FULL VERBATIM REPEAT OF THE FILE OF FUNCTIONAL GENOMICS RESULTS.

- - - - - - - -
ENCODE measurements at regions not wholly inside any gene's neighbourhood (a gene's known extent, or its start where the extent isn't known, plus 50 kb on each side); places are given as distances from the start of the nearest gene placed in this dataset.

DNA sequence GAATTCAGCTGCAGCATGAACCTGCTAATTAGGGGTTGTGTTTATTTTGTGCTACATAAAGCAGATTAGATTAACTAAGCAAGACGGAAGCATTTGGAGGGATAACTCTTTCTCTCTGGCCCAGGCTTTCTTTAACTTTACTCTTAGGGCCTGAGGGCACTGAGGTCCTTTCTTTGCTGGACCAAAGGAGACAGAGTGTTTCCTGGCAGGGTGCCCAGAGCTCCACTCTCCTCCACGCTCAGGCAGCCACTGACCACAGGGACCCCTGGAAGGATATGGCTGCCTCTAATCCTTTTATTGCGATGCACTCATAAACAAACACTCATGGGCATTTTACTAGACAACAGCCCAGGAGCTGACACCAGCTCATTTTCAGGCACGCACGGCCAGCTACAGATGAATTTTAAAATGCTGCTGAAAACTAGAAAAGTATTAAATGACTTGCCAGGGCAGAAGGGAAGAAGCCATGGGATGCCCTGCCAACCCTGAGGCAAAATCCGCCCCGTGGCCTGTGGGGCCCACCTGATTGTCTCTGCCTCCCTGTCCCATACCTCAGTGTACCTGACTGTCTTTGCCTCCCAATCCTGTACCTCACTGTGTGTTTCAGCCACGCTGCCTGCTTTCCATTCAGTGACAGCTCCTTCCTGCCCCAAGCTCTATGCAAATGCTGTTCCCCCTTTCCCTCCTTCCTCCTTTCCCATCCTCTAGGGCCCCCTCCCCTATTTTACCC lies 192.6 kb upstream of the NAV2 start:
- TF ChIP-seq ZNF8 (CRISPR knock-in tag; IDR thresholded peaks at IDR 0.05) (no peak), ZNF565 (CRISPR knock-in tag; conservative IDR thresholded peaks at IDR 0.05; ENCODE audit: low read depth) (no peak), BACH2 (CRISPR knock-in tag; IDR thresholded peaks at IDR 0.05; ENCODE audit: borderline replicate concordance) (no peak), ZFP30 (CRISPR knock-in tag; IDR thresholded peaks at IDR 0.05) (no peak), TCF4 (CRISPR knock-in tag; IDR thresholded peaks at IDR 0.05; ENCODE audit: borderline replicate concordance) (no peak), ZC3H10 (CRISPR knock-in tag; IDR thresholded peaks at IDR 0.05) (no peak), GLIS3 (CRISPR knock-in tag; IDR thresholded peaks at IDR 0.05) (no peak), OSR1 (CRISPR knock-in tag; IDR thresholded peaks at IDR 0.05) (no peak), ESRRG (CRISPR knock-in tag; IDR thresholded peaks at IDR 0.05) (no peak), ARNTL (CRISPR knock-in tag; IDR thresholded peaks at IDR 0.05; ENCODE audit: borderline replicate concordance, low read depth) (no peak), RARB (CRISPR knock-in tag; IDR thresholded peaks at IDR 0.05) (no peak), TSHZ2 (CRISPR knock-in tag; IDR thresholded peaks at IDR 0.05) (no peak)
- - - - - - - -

ENCODE measurements at regions not wholly inside any gene's neighbourhood (a gene's known extent, or its start where the extent isn't known, plus 50 kb on each side); places are given as distances from the start of the nearest gene placed in this dataset.

DNA sequence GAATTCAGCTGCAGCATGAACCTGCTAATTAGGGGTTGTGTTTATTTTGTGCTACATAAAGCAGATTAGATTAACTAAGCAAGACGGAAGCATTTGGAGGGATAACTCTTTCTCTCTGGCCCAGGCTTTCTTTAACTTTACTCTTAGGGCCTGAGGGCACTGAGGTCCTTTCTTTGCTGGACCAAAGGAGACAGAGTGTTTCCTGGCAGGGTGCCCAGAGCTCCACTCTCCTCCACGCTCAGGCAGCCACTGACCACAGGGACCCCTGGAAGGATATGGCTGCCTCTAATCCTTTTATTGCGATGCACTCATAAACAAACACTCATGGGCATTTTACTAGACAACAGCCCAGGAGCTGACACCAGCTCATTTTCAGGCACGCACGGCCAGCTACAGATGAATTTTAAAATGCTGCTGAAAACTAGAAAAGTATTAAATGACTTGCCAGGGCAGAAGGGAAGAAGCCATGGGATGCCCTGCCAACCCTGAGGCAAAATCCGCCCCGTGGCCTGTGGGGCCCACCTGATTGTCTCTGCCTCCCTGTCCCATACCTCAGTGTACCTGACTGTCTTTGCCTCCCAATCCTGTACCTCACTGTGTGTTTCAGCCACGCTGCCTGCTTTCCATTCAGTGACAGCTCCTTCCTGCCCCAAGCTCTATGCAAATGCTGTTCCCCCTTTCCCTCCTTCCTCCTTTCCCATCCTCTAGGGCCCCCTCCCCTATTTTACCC lies 192.6 kb upstream of the NAV2 start:
- TF ChIP-seq ZNF8 (CRISPR knock-in tag; IDR thresholded peaks at IDR 0.05) (no peak), ZNF565 (CRISPR knock-in tag; conservative IDR thresholded peaks at IDR 0.05; ENCODE audit: low read depth) (no peak), BACH2 (CRISPR knock-in tag; IDR thresholded peaks at IDR 0.05; ENCODE audit: borderline replicate concordance) (no peak), ZFP30 (CRISPR knock-in tag; IDR thresholded peaks at IDR 0.05) (no peak), TCF4 (CRISPR knock-in tag; IDR thresholded peaks at IDR 0.05; ENCODE audit: borderline replicate concordance) (no peak), ZC3H10 (CRISPR knock-in tag; IDR thresholded peaks at IDR 0.05) (no peak), GLIS3 (CRISPR knock-in tag; IDR thresholded peaks at IDR 0.05) (no peak), OSR1 (CRISPR knock-in tag; IDR thresholded peaks at IDR 0.05) (no peak), ESRRG (CRISPR knock-in tag; IDR thresholded peaks at IDR 0.05) (no peak), ARNTL (CRISPR knock-in tag; IDR thresholded peaks at IDR 0.05; ENCODE audit: borderline replicate concordance, low read depth) (no peak), RARB (CRISPR knock-in tag; IDR thresholded peaks at IDR 0.05) (no peak), TSHZ2 (CRISPR knock-in tag; IDR thresholded peaks at IDR 0.05) (no peak)